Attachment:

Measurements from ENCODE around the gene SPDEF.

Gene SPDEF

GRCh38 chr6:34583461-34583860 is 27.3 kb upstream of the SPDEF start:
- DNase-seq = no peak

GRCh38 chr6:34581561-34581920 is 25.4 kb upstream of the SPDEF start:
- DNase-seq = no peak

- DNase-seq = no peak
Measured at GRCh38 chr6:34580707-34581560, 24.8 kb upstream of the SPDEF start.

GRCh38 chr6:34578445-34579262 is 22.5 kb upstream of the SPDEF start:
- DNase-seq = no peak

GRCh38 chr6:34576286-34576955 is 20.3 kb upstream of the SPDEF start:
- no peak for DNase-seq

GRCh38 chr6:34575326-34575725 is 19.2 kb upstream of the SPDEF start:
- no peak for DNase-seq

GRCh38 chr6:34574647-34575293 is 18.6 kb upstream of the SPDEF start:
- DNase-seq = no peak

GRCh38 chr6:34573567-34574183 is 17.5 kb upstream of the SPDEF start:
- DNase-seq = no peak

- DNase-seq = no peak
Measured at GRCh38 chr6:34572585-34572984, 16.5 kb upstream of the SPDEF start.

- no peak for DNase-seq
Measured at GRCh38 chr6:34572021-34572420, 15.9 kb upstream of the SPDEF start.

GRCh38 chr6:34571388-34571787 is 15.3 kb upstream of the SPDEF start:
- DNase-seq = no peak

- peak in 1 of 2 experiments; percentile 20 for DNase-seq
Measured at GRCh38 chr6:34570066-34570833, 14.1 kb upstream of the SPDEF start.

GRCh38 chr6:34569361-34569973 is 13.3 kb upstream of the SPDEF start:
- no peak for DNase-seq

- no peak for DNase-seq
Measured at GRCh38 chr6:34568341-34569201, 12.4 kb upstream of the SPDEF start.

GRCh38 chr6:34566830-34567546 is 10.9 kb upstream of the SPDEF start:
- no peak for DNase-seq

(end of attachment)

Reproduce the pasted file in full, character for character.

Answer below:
Measurements from ENCODE around the gene SPDEF.

Gene SPDEF

GRCh38 chr6:34583461-34583860 is 27.3 kb upstream of the SPDEF start:
- DNase-seq = no peak

GRCh38 chr6:34581561-34581920 is 25.4 kb upstream of the SPDEF start:
- DNase-seq = no peak

- DNase-seq = no peak
Measured at GRCh38 chr6:34580707-34581560, 24.8 kb upstream of the SPDEF start.

GRCh38 chr6:34578445-34579262 is 22.5 kb upstream of the SPDEF start:
- DNase-seq = no peak

GRCh38 chr6:34576286-34576955 is 20.3 kb upstream of the SPDEF start:
- no peak for DNase-seq

GRCh38 chr6:34575326-34575725 is 19.2 kb upstream of the SPDEF start:
- no peak for DNase-seq

GRCh38 chr6:34574647-34575293 is 18.6 kb upstream of the SPDEF start:
- DNase-seq = no peak

GRCh38 chr6:34573567-34574183 is 17.5 kb upstream of the SPDEF start:
- DNase-seq = no peak

- DNase-seq = no peak
Measured at GRCh38 chr6:34572585-34572984, 16.5 kb upstream of the SPDEF start.

- no peak for DNase-seq
Measured at GRCh38 chr6:34572021-34572420, 15.9 kb upstream of the SPDEF start.

GRCh38 chr6:34571388-34571787 is 15.3 kb upstream of the SPDEF start:
- DNase-seq = no peak

- peak in 1 of 2 experiments; percentile 20 for DNase-seq
Measured at GRCh38 chr6:34570066-34570833, 14.1 kb upstream of the SPDEF start.

GRCh38 chr6:34569361-34569973 is 13.3 kb upstream of the SPDEF start:
- no peak for DNase-seq

- no peak for DNase-seq
Measured at GRCh38 chr6:34568341-34569201, 12.4 kb upstream of the SPDEF start.

GRCh38 chr6:34566830-34567546 is 10.9 kb upstream of the SPDEF start:
- no peak for DNase-seq